I can’t give everyone free tickets, a passport, and the will to push oneself out of their comfort zone to meet people from a completely different culture. I know those who haven’t met others around the world, can find it difficult. Making new friends can be hard sometimes. But what I can do is provide information with those with an open mind who are willing to challenge their outdated ways of thinking. Hopefully, they too, will share with others what they have learnt. And the information gets circulated. Of course, it won’t be perfect. Some are too rigid in their ways of thinking for anything to change. But I can at least try and do my part.
Another reason I started this blog was because I cannot find much content on the internet about being an international citizen or an expat. In other words, there is nothing for me to vicariously enjoy through reading about someone’s similar lifestyle. Like anything else, there are ups and downs of being such a ‘label’. When you haven’t interacted with others outside your home country, you subconsciously believe your home country is the best. As an international kid, I don’t see my home country any better or worse than the others. Every country (even developed countries) around the world has its quirks, positives, and negatives.
My intention is not to brag or downcast any country. But to show each one in its true light. And how will I do that? Through guest bloggers of course! Wait, did you really think I was going to write all that information by myself? Where would I get the experiences of being a Muslim in America? A missionary kid in Africa? Inside perspective and opinions on the Arab uprising? I can’t write from the perspective of a Native American because I don’t see the world that way. As a result, my goal is to interview all types of people from all over the world. And to give these misrepresented groups a voice.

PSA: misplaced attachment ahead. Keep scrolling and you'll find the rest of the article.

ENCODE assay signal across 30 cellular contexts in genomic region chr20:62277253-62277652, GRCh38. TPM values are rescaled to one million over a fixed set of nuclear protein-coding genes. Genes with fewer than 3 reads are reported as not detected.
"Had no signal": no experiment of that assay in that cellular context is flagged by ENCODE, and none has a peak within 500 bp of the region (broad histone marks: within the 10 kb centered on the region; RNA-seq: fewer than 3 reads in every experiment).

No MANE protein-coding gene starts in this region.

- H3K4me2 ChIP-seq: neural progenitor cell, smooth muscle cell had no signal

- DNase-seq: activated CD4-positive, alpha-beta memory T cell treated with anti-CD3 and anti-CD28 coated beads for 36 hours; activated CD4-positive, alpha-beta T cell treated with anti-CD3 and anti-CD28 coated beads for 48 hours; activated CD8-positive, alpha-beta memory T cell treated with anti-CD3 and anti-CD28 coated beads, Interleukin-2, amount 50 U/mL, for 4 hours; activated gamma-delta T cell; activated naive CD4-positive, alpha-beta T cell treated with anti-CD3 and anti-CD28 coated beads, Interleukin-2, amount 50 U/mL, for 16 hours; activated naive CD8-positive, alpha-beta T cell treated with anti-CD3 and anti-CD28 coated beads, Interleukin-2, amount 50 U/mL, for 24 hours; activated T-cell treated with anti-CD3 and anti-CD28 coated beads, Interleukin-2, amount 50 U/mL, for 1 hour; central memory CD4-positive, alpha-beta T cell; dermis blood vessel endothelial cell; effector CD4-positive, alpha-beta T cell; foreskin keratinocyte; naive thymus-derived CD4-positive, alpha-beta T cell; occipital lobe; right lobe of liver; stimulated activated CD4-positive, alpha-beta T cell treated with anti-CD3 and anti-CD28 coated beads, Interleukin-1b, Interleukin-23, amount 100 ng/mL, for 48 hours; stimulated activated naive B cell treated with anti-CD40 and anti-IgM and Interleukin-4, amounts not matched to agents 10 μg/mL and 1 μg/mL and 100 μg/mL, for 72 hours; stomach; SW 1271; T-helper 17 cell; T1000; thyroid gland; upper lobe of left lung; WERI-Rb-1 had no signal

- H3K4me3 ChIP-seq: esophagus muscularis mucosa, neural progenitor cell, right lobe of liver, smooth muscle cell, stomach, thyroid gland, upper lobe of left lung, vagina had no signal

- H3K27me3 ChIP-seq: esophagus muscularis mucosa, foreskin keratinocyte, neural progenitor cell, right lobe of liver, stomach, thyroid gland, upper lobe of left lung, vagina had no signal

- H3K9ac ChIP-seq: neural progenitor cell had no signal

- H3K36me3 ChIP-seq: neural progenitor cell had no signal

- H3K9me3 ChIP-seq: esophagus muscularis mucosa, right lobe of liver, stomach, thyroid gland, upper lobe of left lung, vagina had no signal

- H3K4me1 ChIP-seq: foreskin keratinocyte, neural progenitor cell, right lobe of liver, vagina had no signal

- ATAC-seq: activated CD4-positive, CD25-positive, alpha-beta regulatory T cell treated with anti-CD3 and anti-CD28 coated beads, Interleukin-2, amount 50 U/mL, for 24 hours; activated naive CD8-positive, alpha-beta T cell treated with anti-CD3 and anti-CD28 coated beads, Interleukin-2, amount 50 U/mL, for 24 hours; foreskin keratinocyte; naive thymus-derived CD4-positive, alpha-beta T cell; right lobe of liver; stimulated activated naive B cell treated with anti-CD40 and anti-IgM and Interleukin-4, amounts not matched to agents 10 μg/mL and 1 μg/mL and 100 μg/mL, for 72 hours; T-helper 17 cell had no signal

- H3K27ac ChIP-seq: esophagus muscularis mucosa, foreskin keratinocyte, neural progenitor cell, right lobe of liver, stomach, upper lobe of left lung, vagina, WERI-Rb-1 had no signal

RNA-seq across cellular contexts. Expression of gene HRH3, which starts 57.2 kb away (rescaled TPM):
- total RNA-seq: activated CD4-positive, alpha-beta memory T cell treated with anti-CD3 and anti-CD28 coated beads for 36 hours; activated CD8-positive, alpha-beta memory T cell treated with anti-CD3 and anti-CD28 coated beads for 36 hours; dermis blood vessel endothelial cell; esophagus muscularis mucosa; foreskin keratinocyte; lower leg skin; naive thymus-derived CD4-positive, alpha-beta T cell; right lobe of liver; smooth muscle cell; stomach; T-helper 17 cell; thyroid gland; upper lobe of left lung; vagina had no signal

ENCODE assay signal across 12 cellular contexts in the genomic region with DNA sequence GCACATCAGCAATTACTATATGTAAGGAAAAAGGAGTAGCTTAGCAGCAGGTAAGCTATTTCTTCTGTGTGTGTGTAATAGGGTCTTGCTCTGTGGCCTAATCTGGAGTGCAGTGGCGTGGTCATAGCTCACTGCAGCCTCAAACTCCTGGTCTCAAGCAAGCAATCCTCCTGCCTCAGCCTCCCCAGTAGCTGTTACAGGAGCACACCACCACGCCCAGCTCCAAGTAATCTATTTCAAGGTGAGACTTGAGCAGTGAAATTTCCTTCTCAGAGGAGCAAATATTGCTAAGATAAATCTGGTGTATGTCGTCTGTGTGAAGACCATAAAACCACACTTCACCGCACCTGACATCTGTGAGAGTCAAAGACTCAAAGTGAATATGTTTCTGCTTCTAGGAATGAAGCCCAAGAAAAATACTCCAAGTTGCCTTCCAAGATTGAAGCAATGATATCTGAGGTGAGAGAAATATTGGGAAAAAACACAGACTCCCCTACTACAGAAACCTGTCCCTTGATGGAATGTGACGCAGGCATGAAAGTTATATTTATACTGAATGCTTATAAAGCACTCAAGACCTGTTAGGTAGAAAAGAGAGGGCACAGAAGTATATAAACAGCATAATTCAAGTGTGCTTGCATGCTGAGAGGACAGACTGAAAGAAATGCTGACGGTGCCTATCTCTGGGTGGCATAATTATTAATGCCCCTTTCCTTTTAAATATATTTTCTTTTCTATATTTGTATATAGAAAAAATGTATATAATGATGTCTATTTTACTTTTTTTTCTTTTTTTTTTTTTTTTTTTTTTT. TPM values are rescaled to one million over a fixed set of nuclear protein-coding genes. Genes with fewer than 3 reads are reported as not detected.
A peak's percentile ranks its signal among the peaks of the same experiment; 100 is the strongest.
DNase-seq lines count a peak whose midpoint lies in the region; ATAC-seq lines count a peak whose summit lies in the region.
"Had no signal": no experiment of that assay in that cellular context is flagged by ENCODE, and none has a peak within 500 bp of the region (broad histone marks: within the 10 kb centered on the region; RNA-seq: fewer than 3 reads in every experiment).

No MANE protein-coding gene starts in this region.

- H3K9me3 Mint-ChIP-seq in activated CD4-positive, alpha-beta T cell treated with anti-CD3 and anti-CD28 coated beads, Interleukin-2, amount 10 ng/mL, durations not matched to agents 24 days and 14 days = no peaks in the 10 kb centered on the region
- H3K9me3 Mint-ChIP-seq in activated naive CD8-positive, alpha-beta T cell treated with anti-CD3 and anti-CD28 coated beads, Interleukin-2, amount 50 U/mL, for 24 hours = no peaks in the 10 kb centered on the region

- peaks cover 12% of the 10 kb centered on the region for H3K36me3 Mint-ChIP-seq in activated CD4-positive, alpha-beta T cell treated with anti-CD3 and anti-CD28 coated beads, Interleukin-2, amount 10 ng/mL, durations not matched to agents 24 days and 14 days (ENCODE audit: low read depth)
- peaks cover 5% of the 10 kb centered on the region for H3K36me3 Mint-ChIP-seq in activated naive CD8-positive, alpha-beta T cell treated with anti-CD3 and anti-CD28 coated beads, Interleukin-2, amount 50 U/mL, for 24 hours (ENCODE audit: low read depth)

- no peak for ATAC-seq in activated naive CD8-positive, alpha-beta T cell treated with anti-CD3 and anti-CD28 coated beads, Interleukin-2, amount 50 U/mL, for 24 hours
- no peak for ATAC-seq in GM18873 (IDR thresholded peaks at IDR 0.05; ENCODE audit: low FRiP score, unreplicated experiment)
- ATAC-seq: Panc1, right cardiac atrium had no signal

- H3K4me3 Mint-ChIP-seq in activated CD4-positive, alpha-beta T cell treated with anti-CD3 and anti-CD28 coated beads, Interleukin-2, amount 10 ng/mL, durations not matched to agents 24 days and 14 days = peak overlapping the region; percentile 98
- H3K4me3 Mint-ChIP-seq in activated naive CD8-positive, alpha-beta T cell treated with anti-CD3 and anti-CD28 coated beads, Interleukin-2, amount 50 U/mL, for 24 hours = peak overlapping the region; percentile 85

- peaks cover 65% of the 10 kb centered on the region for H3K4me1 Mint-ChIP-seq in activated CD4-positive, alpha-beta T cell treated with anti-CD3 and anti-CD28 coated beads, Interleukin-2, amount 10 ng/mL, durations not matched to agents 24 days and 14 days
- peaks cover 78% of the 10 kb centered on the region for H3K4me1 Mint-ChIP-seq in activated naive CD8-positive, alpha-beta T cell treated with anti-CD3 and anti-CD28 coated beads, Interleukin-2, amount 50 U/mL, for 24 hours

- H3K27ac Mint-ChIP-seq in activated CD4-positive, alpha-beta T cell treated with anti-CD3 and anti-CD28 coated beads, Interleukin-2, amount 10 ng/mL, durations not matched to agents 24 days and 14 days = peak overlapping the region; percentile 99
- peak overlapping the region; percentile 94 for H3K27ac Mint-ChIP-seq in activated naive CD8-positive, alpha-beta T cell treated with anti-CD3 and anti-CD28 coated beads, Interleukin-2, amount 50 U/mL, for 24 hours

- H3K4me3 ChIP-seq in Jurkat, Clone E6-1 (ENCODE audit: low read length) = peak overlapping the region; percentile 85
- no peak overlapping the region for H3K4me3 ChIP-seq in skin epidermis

As I said earlier, I strongly believe that we all can learn from each other if we all take out the time to listen to each and every one of us has to say. And in this case, we can definitely learn about what nationals have to say about their country. Unfortunately, I can’t interview every Scottish person in the world. But I can interview one or two. The point for these interviews are to give the reader an idea about a country. Think of it like a blurb to a book. You read the blurb and you get curious. You want to know more. So you ask around, read, and watch videos. And so, your worldview grows into something more profound.
- Struggles that only third-culture-kids go through.
- What does it mean to be a global citizen?
- Why I struggle with my cultural identity.
- Anything to do with culture: books, movies, music, art, history…the liberal arts…
And many more. Later on, I’ll add features like weekly food for thought posts. Or I’ll share something weird, funny, or scary. Anything that captures my attention. Of course, my readers are very important to me, so I will welcome any suggestions. I cannot guarantee I will use every one, as it may not fit with the theme of the blog, but I will appreciate any constructive criticism and feedback. Think of this blog as your informational and entertainment blog all rolled in one.